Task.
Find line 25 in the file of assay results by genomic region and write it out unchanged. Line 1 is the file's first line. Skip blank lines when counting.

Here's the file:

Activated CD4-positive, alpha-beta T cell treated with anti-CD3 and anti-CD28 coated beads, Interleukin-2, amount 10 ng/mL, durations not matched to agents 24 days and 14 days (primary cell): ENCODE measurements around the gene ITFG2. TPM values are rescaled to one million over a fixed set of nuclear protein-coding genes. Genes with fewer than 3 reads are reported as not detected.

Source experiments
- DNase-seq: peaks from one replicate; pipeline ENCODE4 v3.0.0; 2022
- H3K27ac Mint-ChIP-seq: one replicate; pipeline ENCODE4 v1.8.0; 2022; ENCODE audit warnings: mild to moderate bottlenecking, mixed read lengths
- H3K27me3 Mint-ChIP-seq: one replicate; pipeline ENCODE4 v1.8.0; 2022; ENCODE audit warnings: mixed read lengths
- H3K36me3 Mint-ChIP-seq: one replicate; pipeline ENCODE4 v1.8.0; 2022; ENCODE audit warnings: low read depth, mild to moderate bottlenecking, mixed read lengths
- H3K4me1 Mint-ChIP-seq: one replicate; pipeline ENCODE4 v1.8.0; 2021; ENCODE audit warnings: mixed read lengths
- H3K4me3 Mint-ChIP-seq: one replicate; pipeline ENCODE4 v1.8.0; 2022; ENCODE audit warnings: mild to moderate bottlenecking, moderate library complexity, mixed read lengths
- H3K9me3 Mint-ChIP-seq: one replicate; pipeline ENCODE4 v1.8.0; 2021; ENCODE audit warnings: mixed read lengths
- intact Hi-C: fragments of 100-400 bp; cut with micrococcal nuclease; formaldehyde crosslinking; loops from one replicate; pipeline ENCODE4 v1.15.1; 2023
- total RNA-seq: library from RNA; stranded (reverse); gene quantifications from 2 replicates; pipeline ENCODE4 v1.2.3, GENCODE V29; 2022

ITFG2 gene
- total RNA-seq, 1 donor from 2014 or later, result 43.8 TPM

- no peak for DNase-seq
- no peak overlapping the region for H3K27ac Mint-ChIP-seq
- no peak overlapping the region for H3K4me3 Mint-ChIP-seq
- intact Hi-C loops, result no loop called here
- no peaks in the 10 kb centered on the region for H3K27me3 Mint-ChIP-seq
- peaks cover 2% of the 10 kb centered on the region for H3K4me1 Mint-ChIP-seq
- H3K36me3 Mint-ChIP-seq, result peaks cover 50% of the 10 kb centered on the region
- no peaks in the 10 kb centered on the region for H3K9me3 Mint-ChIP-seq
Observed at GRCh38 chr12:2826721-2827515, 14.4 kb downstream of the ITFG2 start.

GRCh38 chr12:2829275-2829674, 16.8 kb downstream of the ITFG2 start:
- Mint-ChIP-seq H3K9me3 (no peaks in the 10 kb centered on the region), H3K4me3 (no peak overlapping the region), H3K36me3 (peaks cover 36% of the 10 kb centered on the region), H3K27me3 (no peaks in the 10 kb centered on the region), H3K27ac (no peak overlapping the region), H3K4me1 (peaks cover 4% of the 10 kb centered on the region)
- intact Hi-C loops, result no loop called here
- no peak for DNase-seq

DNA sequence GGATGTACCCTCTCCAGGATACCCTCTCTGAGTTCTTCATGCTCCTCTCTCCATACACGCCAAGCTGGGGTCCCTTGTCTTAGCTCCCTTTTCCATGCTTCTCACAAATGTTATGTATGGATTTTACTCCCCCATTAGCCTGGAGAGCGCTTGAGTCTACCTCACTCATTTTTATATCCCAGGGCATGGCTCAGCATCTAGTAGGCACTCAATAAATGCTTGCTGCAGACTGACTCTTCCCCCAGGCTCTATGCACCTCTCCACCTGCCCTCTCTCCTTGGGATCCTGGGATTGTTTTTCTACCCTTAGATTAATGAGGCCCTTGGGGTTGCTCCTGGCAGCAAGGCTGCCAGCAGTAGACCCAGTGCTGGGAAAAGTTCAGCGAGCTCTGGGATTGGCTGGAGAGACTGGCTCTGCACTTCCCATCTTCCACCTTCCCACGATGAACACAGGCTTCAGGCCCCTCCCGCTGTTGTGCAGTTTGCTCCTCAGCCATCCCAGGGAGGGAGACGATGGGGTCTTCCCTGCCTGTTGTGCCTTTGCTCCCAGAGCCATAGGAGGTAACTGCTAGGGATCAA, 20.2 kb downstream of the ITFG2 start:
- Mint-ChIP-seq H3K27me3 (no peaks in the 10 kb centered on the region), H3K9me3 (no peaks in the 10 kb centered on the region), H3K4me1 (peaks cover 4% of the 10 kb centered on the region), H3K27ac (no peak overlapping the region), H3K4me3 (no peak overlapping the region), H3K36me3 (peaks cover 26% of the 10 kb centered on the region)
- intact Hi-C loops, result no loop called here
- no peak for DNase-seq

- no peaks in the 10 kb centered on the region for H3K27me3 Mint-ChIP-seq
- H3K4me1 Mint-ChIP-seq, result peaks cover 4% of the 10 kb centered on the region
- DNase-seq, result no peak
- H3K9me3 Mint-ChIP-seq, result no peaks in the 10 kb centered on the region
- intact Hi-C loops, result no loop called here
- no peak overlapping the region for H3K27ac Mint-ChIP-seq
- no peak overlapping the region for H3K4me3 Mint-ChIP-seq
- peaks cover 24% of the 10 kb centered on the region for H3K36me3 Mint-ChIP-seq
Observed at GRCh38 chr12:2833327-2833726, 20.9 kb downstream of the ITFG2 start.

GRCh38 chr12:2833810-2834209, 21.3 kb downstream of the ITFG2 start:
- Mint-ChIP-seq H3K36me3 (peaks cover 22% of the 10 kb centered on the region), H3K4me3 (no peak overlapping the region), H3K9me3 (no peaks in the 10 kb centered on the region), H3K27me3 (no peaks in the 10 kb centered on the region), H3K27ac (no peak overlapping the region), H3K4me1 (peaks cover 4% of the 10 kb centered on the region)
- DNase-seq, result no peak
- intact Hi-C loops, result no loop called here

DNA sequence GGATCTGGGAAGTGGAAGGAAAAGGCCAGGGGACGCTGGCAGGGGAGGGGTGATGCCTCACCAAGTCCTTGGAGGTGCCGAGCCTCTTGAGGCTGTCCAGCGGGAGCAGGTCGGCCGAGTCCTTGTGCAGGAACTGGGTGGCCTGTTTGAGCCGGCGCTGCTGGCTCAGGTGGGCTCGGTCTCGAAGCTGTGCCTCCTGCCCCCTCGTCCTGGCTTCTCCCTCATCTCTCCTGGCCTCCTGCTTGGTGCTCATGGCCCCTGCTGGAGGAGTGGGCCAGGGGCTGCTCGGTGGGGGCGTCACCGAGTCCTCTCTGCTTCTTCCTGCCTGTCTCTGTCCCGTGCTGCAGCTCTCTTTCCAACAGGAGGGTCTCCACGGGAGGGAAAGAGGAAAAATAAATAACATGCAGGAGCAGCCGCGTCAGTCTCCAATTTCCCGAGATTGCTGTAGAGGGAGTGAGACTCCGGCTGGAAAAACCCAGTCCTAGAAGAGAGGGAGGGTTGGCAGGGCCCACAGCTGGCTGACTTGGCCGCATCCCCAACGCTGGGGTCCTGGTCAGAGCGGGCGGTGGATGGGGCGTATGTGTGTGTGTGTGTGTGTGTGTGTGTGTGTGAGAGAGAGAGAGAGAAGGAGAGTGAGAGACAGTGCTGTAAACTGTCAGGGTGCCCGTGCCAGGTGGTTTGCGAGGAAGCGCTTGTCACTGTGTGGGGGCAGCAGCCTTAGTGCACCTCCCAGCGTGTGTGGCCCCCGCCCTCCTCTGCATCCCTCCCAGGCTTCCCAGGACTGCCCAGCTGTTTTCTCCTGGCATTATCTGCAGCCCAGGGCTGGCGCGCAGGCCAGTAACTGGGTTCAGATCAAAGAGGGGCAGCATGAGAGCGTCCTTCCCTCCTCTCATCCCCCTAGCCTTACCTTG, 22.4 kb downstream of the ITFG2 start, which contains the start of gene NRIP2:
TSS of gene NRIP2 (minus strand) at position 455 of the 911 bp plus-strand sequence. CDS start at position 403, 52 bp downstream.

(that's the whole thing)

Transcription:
- intact Hi-C loops, result no loop called here